The executives of those firms may not deserve help, but lower-level employees should not suffer because of the sins of their bosses. The solution might be to attach some strings to the aid they receive, requiring them, for example, to pay a living wage and to deal honestly with their customers and the government. Failure to adhere to those provisions should trigger an obligation to refund all the aid and other serious consequences.

Getting such a system enacted would be a longshot, and even if it happened, an administration like the current one could undermine it with weak enforcement. Yet it is worth imaging how well-structured covid stimulus programs might not only provide relief from the effects of the pandemic but also promote better corporate behavior now and in the future.

Introducing Covid Stimulus Watch

The furor over some of the companies receiving federal financial assistance through the Paycheck Protection Program represents one of the most remarkable outbursts of anti-corporate sentiment seen for quite some time. A corporation such as Shake Shack, which used to have a cult following, found itself vilified for getting a $10 million loan from a program the public assumed would be used to help mom-and-pop businesses rather than a fast casual chain that last year had revenues of more than half a billion dollars.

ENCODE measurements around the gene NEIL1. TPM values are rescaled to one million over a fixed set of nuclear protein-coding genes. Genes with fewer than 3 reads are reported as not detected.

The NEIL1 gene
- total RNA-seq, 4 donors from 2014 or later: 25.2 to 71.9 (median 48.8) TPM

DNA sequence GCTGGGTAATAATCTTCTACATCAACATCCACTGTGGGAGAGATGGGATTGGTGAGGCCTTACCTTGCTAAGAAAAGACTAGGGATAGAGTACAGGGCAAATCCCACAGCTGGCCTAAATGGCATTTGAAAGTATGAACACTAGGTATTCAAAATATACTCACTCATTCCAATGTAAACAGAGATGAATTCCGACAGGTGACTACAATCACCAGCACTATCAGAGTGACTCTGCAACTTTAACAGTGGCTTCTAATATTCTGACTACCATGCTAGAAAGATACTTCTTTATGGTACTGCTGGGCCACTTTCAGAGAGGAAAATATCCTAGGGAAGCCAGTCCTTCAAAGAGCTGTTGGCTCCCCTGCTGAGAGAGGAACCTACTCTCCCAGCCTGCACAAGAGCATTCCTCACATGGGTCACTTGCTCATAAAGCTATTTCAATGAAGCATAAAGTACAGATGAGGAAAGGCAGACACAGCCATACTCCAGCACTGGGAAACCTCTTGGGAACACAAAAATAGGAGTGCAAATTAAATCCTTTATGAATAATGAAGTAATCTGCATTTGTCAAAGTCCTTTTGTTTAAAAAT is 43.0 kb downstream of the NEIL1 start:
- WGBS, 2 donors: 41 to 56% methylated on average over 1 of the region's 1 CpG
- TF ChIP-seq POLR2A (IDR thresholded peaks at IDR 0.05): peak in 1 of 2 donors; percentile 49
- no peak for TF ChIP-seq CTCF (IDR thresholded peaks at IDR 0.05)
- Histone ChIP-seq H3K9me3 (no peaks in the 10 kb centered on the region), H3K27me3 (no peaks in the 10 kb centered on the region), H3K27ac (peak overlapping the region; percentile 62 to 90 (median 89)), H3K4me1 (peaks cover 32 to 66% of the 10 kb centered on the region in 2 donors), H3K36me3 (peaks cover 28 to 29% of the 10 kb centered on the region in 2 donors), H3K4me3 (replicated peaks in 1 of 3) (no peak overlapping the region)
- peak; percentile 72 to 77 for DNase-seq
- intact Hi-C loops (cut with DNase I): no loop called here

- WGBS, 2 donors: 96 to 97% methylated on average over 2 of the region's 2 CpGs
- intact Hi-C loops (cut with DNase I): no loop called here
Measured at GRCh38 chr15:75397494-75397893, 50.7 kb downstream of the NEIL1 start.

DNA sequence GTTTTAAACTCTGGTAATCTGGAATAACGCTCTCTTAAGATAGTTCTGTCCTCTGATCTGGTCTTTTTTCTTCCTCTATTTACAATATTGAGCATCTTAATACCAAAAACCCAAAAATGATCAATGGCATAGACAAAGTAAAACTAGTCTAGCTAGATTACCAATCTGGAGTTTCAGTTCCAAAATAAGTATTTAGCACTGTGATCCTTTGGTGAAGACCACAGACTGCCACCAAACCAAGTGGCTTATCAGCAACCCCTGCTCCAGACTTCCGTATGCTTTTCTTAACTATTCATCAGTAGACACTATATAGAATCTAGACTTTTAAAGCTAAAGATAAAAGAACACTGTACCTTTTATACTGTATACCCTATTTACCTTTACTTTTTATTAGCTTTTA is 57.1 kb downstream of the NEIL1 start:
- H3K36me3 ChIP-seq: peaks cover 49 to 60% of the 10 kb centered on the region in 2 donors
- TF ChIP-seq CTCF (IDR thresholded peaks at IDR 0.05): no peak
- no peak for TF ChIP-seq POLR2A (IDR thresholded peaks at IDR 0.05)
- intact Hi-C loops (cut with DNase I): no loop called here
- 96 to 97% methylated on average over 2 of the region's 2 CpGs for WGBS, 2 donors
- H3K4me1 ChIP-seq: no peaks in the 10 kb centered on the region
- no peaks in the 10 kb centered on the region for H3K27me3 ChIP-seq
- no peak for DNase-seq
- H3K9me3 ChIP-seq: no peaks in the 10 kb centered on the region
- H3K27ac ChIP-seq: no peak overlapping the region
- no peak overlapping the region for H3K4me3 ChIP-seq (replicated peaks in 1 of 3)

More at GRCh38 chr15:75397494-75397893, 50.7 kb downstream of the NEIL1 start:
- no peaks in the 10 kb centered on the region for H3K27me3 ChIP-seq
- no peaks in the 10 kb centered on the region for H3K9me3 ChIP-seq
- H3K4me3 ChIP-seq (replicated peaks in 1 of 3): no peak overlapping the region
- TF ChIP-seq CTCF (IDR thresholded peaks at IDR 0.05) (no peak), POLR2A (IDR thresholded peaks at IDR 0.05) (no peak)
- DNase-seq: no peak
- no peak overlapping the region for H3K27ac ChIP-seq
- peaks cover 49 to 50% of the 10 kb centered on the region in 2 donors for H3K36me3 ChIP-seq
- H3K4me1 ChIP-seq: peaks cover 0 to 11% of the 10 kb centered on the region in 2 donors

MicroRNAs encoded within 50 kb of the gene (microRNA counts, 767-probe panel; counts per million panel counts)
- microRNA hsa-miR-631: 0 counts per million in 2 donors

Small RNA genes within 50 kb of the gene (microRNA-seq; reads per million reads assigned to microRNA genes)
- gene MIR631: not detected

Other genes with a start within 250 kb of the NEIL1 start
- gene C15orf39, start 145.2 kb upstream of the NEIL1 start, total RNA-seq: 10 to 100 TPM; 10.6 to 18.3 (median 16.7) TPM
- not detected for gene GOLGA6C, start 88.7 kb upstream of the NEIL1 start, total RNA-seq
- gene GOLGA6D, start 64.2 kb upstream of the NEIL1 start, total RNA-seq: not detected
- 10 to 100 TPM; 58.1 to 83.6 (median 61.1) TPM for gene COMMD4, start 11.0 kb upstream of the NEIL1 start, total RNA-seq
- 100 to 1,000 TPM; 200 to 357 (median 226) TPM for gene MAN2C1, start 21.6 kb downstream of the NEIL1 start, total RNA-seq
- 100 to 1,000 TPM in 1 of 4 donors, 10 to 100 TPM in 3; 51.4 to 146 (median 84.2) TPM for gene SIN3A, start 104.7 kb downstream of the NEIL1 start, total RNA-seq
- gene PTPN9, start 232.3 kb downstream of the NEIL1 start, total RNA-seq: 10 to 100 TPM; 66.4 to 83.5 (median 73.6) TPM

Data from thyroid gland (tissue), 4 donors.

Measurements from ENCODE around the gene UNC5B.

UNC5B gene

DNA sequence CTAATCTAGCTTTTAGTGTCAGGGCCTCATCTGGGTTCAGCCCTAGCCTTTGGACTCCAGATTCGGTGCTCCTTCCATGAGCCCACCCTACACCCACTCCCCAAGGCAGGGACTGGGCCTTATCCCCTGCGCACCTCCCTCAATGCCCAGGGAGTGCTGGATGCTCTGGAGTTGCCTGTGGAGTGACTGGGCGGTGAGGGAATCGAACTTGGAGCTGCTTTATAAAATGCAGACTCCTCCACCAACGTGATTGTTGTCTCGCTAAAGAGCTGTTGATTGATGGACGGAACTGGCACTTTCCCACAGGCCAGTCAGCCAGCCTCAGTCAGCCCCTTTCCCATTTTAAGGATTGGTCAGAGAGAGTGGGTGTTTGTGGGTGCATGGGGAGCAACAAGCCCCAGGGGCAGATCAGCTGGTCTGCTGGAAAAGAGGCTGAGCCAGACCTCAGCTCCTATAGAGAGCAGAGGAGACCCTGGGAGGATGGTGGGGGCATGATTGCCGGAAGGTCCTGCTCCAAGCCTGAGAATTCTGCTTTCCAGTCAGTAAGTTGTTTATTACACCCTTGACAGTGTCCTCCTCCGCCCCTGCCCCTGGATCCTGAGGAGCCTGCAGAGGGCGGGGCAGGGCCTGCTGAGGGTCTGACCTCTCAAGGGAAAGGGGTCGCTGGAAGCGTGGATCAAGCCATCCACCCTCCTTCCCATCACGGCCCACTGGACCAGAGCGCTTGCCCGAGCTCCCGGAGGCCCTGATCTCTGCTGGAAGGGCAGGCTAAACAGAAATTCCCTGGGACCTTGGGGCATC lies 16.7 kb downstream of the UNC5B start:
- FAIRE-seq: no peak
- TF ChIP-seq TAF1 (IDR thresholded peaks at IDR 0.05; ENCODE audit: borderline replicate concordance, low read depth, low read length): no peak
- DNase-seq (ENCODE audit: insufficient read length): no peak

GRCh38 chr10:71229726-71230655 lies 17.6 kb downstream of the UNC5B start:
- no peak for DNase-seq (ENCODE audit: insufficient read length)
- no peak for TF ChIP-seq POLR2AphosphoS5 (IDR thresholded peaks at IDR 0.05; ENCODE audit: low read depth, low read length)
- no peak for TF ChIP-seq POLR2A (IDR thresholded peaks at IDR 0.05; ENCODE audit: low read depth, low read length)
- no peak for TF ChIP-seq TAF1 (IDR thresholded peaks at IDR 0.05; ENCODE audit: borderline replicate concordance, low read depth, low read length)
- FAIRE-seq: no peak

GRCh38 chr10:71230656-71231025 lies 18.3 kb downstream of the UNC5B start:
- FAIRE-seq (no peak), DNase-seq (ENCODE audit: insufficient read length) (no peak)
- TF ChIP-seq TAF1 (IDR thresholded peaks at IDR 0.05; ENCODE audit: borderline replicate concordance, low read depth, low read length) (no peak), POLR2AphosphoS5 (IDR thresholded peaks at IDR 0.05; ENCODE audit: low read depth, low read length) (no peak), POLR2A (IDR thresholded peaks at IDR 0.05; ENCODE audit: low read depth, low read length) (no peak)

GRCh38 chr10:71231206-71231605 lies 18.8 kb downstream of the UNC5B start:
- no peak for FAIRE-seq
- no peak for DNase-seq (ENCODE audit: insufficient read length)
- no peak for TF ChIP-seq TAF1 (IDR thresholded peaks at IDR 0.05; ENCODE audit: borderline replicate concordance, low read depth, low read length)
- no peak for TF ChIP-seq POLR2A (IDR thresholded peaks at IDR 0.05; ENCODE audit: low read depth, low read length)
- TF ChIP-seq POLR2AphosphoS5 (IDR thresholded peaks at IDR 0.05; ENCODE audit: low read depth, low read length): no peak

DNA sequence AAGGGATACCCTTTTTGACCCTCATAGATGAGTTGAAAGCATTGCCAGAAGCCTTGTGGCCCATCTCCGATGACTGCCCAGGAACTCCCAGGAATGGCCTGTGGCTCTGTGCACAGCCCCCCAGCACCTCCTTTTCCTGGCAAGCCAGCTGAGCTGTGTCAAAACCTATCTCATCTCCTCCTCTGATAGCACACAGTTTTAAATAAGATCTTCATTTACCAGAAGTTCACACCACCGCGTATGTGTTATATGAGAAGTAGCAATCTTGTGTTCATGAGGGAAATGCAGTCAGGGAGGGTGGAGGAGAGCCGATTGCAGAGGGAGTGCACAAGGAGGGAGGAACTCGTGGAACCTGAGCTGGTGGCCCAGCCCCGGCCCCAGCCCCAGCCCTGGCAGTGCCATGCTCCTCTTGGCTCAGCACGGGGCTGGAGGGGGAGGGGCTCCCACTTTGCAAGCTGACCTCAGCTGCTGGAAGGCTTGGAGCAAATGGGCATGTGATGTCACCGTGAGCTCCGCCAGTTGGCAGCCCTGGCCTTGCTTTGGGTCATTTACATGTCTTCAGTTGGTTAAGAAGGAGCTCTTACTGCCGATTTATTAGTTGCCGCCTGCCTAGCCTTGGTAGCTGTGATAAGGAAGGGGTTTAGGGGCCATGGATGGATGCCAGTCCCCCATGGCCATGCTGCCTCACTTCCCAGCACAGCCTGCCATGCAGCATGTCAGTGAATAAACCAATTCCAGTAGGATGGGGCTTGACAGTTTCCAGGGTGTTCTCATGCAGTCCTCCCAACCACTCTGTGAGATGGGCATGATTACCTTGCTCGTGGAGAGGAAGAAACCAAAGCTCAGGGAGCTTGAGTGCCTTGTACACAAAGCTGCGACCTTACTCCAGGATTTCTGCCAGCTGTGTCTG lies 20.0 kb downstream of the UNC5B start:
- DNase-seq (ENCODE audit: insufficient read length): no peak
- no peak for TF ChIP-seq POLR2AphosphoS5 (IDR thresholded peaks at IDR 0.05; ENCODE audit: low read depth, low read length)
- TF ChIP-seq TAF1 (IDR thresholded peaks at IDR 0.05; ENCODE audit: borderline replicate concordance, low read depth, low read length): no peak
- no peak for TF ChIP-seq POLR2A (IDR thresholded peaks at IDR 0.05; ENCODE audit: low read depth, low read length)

I’s not just a matter of big versus small. Journalists have pounced on the disclosures of the PPP loans—which have come from SEC filings rather than the federal government—to look for examples of problem companies on the list. One of the best examples, by the New York Times, found all kinds of corporate bad actors getting the loans.

A new website my colleagues and I at Good Jobs First have just launched will make it even easier to pursue this kind of research. Covid Stimulus Watch combines available recipient data for the PPP  — as well as the Payroll Support Program, which has doled out billions to the airlines – with accountability data about the companies.

The accountability data comes in six categories. Four of those are derived from data in Violation Tracker: employment-related penalties (such as wage theft and workplace discrimination); government-contracting related penalties (mainly False Claims Act cases); environmental, healthcare and safety penalties; and consumer protection, financial misconduct and unfair competition penalties.

The fifth category, relating to taxes and subsidies, shows which large companies have paid very low federal income tax rates and which have received large amounts of pre-pandemic financial assistance from federal, state and local programs, such as those shown in Subsidy Tracker. The final category shows which recipient companies have high levels of executive compensation, especially in comparison to what they pay a typical worker.